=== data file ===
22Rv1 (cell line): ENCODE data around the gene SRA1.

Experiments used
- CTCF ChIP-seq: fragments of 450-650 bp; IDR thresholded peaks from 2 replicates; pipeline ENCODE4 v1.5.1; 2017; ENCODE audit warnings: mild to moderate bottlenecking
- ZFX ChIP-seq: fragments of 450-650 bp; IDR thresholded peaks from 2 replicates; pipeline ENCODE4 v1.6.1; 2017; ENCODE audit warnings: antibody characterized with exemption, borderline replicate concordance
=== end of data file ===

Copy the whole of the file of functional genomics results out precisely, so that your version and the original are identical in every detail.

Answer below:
22Rv1 (cell line): ENCODE data around the gene SRA1.

Experiments used
- CTCF ChIP-seq: fragments of 450-650 bp; IDR thresholded peaks from 2 replicates; pipeline ENCODE4 v1.5.1; 2017; ENCODE audit warnings: mild to moderate bottlenecking
- ZFX ChIP-seq: fragments of 450-650 bp; IDR thresholded peaks from 2 replicates; pipeline ENCODE4 v1.6.1; 2017; ENCODE audit warnings: antibody characterized with exemption, borderline replicate concordance